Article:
There are only two papers in the preliminary examination. The questions are of the multiple-choice objective type. Each question comes with a choice of four answers, out of which the correct answer has to be chosen. If certain answers are right in part, choose the most correct one.

The answer need not be brought forth from memory, but use discrimination in selecting the right answer. All questions are compulsory and carry equal marks.

Every wrong answer carries a penalty — one-third of the marks assigned to that question. If more than one answer is marked for a question, it will be considered a wrong answer even if one of the answers is correct. And the penalty will be applicable.

If no answer is given to a question, there is no penalty. So it is prudent to leave a question unanswered, if unsure of the correctness of the answer. It is advisable not to go for guesswork, and thereby invite penalty.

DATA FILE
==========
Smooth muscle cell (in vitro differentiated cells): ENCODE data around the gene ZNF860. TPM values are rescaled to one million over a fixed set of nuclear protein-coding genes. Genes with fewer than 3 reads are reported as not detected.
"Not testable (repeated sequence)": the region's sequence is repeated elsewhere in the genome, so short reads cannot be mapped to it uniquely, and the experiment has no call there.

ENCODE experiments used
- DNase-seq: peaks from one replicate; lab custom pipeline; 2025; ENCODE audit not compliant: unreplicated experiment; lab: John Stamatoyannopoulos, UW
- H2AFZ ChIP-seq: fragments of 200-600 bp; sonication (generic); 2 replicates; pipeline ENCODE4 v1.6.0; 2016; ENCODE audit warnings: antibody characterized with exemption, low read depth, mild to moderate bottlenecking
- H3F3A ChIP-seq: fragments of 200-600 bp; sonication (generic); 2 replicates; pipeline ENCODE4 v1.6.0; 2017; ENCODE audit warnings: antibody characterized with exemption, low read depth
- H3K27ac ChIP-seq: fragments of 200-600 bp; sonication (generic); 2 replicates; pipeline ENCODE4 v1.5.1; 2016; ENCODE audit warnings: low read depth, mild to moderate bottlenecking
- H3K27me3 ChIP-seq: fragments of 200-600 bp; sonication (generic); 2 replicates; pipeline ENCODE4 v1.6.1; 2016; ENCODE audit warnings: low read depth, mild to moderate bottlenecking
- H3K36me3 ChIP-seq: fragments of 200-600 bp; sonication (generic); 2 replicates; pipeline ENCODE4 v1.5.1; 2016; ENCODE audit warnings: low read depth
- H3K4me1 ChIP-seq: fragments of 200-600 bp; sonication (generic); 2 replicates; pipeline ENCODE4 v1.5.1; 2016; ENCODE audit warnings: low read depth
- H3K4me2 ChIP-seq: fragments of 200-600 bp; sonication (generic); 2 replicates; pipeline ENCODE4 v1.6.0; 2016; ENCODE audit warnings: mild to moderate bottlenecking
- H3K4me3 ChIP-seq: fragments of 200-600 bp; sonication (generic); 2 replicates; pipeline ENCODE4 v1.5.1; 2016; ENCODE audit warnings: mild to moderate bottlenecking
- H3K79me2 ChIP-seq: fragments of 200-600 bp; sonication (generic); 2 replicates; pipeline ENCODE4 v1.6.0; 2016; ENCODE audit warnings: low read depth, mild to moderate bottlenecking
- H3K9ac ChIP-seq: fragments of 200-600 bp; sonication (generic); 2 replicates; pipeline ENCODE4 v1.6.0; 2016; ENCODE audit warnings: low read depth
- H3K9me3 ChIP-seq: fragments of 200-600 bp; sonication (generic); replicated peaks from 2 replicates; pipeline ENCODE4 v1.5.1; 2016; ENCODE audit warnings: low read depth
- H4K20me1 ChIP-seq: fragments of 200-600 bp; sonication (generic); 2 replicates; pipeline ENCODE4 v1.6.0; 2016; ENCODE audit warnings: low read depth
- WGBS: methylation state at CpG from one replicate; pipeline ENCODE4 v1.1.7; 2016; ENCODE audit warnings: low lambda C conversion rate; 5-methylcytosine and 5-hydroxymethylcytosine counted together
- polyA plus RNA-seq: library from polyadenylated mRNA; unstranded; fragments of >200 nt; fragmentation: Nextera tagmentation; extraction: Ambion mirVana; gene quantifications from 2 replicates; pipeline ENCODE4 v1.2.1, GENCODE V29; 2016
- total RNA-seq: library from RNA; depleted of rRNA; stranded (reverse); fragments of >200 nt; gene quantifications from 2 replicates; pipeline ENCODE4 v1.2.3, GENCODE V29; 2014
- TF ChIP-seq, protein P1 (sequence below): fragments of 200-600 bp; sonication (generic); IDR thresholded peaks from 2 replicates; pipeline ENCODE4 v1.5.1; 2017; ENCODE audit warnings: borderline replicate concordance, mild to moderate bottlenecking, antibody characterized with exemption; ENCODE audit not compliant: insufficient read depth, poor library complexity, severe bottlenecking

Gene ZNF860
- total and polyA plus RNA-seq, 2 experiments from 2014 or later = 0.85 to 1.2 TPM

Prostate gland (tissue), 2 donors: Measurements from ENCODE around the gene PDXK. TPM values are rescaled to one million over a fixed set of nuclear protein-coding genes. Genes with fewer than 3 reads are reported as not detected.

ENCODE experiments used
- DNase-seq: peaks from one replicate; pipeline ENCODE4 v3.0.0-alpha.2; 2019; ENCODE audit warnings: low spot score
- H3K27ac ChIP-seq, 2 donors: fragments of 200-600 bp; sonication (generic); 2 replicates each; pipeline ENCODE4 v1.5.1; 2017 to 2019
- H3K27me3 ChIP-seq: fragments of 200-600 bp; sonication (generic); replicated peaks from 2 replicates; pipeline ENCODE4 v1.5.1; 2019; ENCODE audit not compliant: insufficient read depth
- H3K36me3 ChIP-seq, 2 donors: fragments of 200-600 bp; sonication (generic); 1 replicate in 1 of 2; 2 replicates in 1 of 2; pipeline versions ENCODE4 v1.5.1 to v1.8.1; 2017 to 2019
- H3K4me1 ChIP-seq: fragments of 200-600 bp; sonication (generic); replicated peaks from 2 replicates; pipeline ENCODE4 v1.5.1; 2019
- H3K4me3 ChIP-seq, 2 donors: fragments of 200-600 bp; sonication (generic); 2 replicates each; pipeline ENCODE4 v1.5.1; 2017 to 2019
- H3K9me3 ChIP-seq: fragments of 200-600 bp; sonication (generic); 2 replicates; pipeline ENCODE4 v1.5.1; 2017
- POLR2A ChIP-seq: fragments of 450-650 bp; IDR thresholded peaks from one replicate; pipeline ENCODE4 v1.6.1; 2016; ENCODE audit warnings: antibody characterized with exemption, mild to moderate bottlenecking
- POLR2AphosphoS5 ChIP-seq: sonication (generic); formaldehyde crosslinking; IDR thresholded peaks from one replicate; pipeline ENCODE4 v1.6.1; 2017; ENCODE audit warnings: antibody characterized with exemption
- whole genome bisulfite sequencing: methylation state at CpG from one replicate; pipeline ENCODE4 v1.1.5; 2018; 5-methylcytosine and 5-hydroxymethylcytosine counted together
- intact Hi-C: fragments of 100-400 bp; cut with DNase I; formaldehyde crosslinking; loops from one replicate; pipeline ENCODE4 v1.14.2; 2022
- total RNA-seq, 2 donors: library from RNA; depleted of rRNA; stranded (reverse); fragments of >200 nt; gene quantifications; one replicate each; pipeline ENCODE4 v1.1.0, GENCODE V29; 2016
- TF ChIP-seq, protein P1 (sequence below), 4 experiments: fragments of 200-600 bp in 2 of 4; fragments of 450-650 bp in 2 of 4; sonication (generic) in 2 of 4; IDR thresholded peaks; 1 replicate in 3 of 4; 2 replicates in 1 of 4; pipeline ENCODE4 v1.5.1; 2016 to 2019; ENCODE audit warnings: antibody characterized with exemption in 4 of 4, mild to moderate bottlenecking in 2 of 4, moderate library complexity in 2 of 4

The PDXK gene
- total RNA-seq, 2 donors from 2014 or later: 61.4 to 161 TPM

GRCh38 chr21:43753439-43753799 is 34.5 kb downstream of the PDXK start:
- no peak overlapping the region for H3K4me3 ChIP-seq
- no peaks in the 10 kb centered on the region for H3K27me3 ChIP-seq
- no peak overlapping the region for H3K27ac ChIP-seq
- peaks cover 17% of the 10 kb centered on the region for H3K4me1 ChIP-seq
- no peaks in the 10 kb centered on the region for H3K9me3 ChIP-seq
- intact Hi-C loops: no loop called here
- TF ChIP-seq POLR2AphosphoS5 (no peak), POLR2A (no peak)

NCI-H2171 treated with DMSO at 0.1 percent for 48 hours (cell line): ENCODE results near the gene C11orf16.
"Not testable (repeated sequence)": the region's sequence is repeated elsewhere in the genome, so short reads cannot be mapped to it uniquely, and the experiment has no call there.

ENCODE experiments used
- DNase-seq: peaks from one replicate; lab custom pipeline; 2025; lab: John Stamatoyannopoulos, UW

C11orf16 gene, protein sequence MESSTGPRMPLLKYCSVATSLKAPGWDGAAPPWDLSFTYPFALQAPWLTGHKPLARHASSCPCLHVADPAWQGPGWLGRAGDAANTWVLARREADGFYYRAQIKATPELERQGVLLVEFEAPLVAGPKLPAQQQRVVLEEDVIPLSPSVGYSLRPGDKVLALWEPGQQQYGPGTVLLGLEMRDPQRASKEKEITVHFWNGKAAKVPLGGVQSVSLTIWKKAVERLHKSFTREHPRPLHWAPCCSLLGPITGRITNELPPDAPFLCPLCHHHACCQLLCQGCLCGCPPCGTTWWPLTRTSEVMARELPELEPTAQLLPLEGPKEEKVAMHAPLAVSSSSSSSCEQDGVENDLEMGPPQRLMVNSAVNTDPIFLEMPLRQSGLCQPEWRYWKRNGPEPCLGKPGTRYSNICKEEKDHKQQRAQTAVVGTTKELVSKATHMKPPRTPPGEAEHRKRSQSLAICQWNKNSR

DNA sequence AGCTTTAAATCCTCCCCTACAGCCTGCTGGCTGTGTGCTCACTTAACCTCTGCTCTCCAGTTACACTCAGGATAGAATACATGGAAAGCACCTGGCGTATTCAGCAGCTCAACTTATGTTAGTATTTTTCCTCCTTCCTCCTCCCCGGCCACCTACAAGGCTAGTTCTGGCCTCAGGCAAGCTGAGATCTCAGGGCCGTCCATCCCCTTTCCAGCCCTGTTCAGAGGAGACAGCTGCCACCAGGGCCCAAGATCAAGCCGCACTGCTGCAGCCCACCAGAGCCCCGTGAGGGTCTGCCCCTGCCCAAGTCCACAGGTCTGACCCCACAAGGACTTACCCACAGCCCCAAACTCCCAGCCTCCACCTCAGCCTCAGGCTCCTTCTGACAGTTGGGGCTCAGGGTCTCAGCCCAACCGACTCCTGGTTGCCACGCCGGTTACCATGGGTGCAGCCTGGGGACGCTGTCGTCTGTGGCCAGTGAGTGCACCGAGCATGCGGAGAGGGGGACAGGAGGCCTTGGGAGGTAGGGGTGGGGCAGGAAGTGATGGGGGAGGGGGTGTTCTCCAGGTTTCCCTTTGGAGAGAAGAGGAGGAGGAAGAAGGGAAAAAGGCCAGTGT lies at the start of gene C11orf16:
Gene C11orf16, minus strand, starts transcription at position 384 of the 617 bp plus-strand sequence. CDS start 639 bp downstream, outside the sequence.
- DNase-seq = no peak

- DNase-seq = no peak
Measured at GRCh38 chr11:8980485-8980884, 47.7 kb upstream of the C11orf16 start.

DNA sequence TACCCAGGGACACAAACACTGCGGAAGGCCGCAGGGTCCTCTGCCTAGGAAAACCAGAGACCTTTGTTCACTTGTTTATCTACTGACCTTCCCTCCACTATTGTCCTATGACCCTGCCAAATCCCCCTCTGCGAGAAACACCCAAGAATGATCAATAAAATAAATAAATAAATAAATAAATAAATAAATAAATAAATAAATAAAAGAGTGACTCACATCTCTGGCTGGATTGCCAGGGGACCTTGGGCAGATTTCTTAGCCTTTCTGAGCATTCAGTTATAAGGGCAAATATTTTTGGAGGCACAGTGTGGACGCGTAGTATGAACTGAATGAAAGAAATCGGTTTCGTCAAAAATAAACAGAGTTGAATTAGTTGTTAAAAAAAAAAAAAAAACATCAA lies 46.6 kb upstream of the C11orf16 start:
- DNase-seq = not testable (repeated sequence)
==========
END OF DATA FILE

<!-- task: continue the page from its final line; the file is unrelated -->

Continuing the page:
For example, look at a question that appeared in the 2009 preliminary examination.

Who among the following is the founder of World Economic Forum?

(a) Klaus Schwab

(b) John Kenneth Galbraith

(c) Robert Zoellick

(d) Paul Krugman

If you know that the German economist Klaus Martin Schwab founded the forum, answer the question. Otherwise, leave the answer blank and avert the penalty.

Even the best candidate may not be able to answer all the questions correctly in the allotted time; nor is it necessary to do so to clear the preliminary examinations.

The objective papers are in general a time test, much more than a knowledge test. Usually, the general studies paper has 150 questions and the subject paper, 120.

For many candidates, the examination proves to be a test of nerves, since they take it as a life-and-death struggle. The performance of those who lack in confidence may not reflect their knowledge and capability. So focus on nothing but the questions and answers, and not allow the mind to wander during the test.

Rehearsals